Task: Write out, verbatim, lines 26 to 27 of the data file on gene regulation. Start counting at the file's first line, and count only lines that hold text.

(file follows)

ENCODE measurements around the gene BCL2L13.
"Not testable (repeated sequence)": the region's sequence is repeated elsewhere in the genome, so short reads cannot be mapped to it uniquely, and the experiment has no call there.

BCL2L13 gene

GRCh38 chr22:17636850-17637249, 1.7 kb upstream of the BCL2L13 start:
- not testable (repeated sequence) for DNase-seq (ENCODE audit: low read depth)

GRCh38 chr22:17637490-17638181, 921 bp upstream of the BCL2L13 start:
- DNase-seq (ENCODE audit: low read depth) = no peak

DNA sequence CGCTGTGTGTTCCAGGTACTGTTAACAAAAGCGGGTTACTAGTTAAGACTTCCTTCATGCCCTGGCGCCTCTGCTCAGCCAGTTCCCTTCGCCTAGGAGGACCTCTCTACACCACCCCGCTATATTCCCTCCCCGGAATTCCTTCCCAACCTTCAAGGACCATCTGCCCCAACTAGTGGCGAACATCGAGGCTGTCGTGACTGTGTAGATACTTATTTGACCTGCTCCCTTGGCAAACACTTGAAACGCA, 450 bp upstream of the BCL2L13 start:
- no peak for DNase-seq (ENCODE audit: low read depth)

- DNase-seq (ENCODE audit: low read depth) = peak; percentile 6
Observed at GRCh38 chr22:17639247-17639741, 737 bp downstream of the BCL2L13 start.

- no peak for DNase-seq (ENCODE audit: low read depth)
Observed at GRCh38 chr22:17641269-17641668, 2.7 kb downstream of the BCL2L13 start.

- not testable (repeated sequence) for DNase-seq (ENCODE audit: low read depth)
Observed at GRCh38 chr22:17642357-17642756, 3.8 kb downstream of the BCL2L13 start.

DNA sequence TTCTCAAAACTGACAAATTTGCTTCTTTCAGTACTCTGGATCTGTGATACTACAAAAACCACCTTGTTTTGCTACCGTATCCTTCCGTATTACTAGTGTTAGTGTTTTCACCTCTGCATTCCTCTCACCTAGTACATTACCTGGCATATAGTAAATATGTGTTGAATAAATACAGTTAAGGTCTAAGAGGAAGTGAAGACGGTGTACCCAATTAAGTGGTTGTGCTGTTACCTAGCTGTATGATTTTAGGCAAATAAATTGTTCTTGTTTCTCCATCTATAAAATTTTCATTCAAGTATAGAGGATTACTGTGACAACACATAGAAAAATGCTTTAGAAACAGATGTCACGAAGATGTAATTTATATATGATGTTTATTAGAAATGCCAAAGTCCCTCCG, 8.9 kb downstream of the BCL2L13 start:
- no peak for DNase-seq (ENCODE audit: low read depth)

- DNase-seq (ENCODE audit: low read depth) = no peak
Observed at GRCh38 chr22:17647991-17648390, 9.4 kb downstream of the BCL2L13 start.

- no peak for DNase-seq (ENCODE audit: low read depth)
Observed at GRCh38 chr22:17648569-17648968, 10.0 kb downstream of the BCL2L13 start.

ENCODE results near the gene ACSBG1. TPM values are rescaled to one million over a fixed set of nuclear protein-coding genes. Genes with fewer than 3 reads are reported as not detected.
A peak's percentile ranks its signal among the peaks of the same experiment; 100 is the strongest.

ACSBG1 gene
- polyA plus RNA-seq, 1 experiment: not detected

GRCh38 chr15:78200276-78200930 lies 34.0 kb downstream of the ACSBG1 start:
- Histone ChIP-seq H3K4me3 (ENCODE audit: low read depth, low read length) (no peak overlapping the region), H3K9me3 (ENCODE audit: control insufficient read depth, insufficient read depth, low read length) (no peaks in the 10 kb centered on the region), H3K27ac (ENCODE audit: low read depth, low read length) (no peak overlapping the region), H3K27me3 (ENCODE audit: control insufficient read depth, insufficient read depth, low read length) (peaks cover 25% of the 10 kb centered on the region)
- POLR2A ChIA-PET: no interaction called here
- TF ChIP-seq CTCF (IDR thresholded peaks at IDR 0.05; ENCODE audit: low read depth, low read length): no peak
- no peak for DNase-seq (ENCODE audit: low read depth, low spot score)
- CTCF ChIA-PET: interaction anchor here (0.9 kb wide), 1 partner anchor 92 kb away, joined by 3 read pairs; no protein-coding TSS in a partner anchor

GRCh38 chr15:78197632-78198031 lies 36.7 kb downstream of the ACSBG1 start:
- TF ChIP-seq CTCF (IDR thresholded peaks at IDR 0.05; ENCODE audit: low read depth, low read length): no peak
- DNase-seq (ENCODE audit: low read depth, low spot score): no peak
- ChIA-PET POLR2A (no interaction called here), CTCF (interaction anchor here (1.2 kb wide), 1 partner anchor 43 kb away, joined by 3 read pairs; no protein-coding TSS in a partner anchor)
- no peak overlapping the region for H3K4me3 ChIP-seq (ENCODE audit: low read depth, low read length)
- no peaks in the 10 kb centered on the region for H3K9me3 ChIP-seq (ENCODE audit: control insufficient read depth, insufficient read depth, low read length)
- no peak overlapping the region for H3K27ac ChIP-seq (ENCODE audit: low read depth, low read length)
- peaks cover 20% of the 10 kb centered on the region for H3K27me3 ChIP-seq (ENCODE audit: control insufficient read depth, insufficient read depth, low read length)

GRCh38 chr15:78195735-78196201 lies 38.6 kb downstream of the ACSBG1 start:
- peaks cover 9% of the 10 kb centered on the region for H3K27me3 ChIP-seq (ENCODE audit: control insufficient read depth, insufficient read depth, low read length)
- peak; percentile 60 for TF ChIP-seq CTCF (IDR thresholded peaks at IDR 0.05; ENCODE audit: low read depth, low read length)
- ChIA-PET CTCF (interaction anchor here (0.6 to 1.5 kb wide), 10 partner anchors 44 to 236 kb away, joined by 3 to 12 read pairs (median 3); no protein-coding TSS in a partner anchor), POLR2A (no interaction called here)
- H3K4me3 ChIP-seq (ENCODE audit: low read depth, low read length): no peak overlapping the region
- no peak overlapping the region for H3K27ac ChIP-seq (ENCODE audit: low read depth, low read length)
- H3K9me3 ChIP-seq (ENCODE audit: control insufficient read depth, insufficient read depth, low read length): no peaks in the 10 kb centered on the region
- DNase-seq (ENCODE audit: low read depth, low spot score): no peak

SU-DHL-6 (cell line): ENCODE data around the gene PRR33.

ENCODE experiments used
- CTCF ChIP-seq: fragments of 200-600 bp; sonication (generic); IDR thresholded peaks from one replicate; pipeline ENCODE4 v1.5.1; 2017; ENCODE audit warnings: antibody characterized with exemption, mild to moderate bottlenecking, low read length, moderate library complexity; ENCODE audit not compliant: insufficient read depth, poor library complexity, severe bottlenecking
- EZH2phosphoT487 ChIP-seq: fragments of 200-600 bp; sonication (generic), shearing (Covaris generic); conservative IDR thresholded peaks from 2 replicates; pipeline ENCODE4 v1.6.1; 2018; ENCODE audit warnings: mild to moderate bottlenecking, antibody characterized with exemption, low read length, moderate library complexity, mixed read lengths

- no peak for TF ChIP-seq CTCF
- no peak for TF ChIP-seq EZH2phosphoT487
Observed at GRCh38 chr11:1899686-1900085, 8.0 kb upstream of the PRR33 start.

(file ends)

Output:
GRCh38 chr15:78200276-78200930 lies 34.0 kb downstream of the ACSBG1 start:
- Histone ChIP-seq H3K4me3 (ENCODE audit: low read depth, low read length) (no peak overlapping the region), H3K9me3 (ENCODE audit: control insufficient read depth, insufficient read depth, low read length) (no peaks in the 10 kb centered on the region), H3K27ac (ENCODE audit: low read depth, low read length) (no peak overlapping the region), H3K27me3 (ENCODE audit: control insufficient read depth, insufficient read depth, low read length) (peaks cover 25% of the 10 kb centered on the region)